Revolving coin stacker block 70 defines a central opening 71 and lower counter bore 72. Counter bore 72 fits about circular boss 61 of guide block 59, and opening 71 accommodates center doglet 55. A plurality of vertical openings 74 are positioned in a circular arrangement at spaced intervals throughout stacker block 70, and the lower ends of dogleg conduits 14 are connected to these openings. Openings 74 are coextensive with inwardly facing grooves 68 of revolving skirt 66.

The arrangement of revolving feeder assembly is such that when the coins from dogleg conduits 14 fall into the vertical openings 74 of revolving coin stacker block 70, the coins form a stack of coins on the coin shelf formed by annular split ring 67 covering inwardly facing grooves 68 of revolving skirt 66. The rotation of rotatable platform 16 causes guide block 59 to rotate in unison therewith; however, the offset lower ends of dogleg conduits 14 prevent revolving coin stacker block 70 and annular revolving skirt66 from rotating. Thus, skirt 66 and stacker block 70 will revolve but not rotate about the center discharge opening 58 of rotatable platform 16. As revolving feeder assembly 15 revolves, the spaced inwardly facing grooves 68 of skirt 66 and the vertical openings 74 of coin stacker block 70 move about guide block 59 so that they sequentially register with discharge groove 60 and discharge opening 58. As rotatable platform 16 moves in the direction as indicated by arrow 75, each inwardly facing groove 68 will sequentially pass the lower end of openings 62 of guide block 59 and then discharge opening 58. As each groove 68 passes the lower end of openings 62, a spacer ball 54 will move into the groove 68 and pass with revolving skirt 66 through lateral groove 65 of guide block 59 until the inwardly facing groove 68 registers with discharge opening 58, whereupon the ball will fall through the discharge opening. in the meantime, the vertical openings 74 of stacker block will have accumulated and stacked coins, so that when an opening 74 registers with discharge groove 60, the stack of coins will follow the spacer ball 54 through the mating inwardly facing groove 68 and discharge groove 60, and then through discharge opening 58 in platform 16. Thus, a line ,of alternating stacks of coins and spacer balls will pass through discharge opening 58.

Packaging assembly 18 is positioned below rotatable platform 16 and includes receiving conduit 76 which communicates at its upper end with discharge opening 58. The lower end of receiving conduit communicates with packaging header 78 (FIG, 4). A supply 79 of thermoplastic polymeric material, such as polyethylene, polypropylene or polyvinylchloride, communicates with heated auger 80, and the material is heated to a plastic state and is urged in a hot condition toward header 78. Header 78 includes concentric tubes 81 and 82. inner tube 81 receives the line of stacks of coins 84 and spacer balls 54. Heated auger communicates at its discharge end with outer tube 82 and forces the hot plastic material into the annular chamber 85 defined between the tubes. The hot plastic material then flows in a downward direction to the lower end of inner tube 81 where it is urged into engagement with the series of coin stacks 84 and spacer balls 54. Air exhaust conduit 86 communicates with the passage 88 through packaging header 78 and functions to apply a low pressure to the passage. Thus, when the plastic material 79 emerges from annular chamber 85, the low pressure zone within passage 88 tends to draw the plastic material on the stacks of coins and spacer balls, so that a continuous wrapper is formed on the lines of coins and balls which conforms to the shape of their external surfaces and forms a continuous coin-ball package 91.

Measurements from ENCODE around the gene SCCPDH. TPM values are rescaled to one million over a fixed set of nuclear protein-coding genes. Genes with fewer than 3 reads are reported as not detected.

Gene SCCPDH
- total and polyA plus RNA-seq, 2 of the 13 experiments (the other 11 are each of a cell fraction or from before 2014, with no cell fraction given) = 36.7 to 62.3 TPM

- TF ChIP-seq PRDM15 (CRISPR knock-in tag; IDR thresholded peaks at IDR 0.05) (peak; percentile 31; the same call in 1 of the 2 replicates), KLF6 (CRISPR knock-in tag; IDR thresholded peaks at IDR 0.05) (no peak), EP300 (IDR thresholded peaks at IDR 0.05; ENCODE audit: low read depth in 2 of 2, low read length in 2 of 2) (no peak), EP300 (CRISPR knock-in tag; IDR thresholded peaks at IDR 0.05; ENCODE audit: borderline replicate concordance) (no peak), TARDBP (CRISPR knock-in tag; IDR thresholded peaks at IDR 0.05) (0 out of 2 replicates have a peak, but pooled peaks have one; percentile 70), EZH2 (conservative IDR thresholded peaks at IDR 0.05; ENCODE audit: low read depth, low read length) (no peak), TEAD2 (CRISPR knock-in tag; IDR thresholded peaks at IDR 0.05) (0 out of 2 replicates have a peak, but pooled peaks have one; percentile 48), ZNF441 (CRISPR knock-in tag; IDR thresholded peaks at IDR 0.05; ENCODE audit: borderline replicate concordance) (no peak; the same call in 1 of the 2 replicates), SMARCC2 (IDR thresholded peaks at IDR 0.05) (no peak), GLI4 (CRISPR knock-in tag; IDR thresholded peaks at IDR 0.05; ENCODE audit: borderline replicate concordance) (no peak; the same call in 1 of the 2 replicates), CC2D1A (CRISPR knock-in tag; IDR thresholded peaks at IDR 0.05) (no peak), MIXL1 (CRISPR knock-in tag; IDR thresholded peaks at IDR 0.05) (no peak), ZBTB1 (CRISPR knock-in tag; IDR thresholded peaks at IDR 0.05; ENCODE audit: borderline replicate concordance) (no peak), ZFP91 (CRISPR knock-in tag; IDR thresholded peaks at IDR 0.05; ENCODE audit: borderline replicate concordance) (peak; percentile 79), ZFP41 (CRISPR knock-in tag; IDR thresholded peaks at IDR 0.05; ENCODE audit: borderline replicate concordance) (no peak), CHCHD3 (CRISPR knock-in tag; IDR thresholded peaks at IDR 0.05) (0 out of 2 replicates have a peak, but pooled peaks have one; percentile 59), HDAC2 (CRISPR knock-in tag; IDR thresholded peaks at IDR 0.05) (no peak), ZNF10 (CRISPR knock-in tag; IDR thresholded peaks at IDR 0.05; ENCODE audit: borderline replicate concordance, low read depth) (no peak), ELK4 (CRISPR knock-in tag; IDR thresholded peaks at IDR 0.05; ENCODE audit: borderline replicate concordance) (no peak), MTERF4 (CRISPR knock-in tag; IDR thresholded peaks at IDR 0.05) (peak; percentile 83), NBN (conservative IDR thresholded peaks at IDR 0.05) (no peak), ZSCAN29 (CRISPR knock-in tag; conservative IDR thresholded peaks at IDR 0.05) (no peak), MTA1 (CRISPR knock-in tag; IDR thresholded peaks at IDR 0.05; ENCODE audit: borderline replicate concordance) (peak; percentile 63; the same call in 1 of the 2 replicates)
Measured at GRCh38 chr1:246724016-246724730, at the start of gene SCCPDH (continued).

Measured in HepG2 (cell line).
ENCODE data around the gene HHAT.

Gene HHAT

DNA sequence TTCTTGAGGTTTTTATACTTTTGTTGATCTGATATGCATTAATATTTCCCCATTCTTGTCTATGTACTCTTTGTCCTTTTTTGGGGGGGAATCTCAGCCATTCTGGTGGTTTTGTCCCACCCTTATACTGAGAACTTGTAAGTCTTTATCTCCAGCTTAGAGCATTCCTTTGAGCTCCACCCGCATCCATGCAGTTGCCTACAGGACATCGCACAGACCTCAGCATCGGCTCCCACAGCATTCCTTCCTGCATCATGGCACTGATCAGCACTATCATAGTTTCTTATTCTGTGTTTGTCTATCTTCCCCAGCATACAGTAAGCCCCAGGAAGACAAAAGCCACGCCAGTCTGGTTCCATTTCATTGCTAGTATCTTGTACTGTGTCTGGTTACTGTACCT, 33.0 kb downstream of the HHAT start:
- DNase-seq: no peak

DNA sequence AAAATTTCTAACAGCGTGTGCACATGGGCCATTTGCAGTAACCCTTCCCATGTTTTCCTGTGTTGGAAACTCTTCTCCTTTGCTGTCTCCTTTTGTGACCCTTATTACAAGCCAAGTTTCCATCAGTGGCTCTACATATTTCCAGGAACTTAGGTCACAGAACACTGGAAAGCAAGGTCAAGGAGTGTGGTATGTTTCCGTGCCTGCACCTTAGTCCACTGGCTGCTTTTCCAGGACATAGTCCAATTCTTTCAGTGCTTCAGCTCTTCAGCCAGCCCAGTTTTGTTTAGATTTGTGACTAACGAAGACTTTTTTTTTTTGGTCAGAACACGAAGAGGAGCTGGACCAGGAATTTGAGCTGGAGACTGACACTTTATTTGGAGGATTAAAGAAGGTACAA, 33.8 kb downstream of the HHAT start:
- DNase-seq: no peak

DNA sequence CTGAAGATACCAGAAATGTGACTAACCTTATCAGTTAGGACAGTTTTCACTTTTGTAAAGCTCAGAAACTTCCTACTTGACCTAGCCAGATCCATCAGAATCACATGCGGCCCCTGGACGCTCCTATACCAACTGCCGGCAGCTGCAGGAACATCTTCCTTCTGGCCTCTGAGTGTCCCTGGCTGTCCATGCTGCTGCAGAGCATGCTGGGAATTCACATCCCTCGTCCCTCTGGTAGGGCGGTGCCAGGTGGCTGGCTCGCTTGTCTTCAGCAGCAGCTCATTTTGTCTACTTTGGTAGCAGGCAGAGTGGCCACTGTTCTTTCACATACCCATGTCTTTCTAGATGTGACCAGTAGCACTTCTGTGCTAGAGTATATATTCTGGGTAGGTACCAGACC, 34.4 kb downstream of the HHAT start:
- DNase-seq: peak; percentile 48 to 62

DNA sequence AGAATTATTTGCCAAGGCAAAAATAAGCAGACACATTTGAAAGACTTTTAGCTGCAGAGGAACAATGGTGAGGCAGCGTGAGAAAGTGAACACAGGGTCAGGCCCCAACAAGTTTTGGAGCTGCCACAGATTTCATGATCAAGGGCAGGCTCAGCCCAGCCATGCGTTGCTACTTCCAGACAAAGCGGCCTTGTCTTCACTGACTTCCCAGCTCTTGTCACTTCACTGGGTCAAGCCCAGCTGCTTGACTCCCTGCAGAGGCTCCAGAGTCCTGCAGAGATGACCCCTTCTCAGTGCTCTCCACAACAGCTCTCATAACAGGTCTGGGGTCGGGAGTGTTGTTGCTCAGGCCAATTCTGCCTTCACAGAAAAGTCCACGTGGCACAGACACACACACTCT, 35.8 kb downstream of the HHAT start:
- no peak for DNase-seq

Air cooler 19 is located below packaging header 78 and includes central vertical opening 90 which is sized to receive the continuous package 91 from packaging assembly 18. An air conduit 92 communicates with opening 90 through the side wall of cooler 19 and functions to flow air into the cooler and into opening 90. The flowing air tends to pass both in upward and downward directions and about the continuous package 91 to cool the package, which results in hardening the plastic material of the package.